Pregnancy, Head Colds and Medication
With all the woes of pregnancy, I didn’t think things could get any worse. I only have a few weeks left, so I do see the light at the end of the tunnel. However, I caught a horrible head cold from a co-worker. It always amazes me that nobody uses their sick days when they’re actually sick. Instead, they save them up and come to work sick, only to give the illness to everybody else. Anyway, that’s a whole other issue. The bottom line is, I was so sick that I had to take time off from work and use a day I was saving for maternity leave. The worst part is that because of my pregnancy there’s not much medication that I am allowed to take. But, I’m used to it. As a stroke survivor and on blood thinner medication, I’ve dealt with this issue for years.
My doctor gave me a little rundown on what’s safe for me to take. It’s always best to check with your own doctor before taking any medication while pregnant or on blood thinners. For headaches or mild pain, acetaminophen, like Tylenol, is okay to take every six hours as needed. Head congestion is miserable, believe me, I’m still getting over it, but you can use a saline nasal spray for relief. If you’re more than three months pregnant, you could take pseudoephedrine tablets, like Sudafed. If you’re in your first trimester though, you might try diphenhydramine or Benadryl. It’s safer according to my doctor. As far as a sore throat, try cough drops or gargling with warm salt water or mouthwash. And for a cough, medicine with dextromethorphan and guaifenesin, like Robitussin DM, should be fine.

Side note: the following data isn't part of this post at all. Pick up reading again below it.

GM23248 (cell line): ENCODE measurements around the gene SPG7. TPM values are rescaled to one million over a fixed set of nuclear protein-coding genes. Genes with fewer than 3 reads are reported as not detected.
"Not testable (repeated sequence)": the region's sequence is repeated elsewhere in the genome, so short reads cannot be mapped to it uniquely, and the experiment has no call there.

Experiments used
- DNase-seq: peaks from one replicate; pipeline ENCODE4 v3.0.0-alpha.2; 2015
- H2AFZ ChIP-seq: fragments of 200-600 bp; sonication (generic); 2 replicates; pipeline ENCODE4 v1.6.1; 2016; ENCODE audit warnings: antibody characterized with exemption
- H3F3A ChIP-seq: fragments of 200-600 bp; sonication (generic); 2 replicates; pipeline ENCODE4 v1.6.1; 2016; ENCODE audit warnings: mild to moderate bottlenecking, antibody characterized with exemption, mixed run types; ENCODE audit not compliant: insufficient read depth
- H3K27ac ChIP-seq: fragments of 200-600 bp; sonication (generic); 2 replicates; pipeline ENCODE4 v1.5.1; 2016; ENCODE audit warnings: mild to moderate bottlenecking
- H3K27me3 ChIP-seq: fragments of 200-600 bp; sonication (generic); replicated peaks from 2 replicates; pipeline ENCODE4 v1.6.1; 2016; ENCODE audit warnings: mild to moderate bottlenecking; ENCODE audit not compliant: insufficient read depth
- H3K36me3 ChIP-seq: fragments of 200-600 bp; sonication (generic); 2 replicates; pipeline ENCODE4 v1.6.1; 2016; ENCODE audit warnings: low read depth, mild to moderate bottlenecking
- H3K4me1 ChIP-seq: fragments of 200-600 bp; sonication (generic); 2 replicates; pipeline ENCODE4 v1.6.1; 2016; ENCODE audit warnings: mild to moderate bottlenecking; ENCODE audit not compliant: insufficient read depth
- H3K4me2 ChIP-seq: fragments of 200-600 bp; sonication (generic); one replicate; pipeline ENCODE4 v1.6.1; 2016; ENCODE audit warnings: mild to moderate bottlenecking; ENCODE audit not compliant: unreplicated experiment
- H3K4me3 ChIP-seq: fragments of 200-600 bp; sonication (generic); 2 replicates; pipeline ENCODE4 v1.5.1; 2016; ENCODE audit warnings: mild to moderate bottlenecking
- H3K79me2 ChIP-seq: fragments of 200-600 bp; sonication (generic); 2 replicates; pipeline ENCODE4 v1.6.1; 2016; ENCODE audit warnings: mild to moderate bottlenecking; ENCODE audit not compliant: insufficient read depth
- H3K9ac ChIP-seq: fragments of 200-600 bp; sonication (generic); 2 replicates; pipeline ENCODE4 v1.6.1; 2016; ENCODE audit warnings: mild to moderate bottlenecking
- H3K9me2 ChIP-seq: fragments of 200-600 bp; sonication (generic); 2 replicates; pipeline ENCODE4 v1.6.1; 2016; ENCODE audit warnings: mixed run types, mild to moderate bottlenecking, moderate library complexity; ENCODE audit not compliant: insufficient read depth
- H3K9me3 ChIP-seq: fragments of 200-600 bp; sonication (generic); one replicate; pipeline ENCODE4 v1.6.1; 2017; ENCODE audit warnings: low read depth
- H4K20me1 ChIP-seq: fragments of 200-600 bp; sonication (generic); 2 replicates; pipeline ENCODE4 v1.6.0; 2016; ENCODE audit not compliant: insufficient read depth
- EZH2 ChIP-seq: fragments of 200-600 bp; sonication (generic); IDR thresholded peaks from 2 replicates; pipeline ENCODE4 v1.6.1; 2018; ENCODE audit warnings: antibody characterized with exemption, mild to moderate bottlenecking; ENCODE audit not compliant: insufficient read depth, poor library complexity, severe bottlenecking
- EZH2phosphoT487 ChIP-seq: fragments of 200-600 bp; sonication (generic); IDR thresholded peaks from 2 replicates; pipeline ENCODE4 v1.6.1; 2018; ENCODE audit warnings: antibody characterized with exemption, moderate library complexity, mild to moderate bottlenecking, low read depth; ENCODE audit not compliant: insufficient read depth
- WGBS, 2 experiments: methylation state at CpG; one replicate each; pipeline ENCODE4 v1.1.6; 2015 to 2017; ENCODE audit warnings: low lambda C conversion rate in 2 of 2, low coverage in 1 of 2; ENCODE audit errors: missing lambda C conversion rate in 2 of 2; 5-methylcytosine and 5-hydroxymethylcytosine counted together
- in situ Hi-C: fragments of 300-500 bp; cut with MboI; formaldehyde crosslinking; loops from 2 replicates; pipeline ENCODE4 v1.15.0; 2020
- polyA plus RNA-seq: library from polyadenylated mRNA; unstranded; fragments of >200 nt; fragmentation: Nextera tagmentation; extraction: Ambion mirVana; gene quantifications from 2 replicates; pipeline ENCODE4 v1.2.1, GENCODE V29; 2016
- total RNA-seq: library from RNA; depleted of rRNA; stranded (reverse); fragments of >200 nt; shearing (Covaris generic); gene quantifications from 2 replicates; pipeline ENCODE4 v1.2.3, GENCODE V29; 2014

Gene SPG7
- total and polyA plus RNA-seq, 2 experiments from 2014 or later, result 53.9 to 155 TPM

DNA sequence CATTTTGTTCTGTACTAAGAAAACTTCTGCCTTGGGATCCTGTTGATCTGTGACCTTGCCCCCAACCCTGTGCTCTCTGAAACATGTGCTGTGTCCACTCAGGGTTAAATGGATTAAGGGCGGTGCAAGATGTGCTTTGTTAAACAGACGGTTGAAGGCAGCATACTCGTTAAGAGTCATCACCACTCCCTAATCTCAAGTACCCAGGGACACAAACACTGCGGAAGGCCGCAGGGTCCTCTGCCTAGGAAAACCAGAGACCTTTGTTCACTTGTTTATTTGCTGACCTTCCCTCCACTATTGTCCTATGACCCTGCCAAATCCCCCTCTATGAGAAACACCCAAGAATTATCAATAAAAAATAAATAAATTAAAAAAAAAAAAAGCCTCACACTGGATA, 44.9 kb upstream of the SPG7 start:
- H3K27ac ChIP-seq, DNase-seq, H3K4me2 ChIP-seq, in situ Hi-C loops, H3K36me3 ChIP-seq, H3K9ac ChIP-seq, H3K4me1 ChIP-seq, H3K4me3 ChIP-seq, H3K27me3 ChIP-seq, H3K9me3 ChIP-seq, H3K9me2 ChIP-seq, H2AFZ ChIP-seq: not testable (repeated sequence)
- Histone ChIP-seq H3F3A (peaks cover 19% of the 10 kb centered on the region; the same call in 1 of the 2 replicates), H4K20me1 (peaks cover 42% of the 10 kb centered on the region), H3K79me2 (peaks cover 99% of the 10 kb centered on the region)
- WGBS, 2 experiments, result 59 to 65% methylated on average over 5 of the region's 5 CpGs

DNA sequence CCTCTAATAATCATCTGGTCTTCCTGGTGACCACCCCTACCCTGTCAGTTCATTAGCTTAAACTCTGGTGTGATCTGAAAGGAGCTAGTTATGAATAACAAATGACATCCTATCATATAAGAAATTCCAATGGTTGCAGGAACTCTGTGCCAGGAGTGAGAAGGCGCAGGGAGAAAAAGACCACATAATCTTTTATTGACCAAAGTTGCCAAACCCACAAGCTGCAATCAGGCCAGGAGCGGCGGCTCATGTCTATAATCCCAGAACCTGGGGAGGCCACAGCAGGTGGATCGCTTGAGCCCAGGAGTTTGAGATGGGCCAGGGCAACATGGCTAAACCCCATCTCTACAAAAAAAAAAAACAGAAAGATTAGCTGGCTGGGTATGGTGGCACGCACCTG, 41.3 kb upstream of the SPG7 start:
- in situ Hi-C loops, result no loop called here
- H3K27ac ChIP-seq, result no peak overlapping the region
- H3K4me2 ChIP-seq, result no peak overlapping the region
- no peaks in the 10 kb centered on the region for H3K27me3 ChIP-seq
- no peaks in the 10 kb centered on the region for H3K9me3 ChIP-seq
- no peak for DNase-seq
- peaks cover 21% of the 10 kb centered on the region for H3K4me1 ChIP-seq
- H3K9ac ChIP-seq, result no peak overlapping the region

Again, check with your doctor before taking anything I avoided all medications in the first trimester, except those that were supposed to help with nausea. I felt little relief, so I even stopped taking those. With my cold, and despite my doctor’s recommendations, I only felt comfortable taking Benadryl and Tylenol, and only at night to help me sleep. I decided to tough out my symptoms during the day. I figure it’s a small price to pay to ensure my baby’s safety.
Deanne Stein wrote about heart disease as a patient expert for HealthCentral.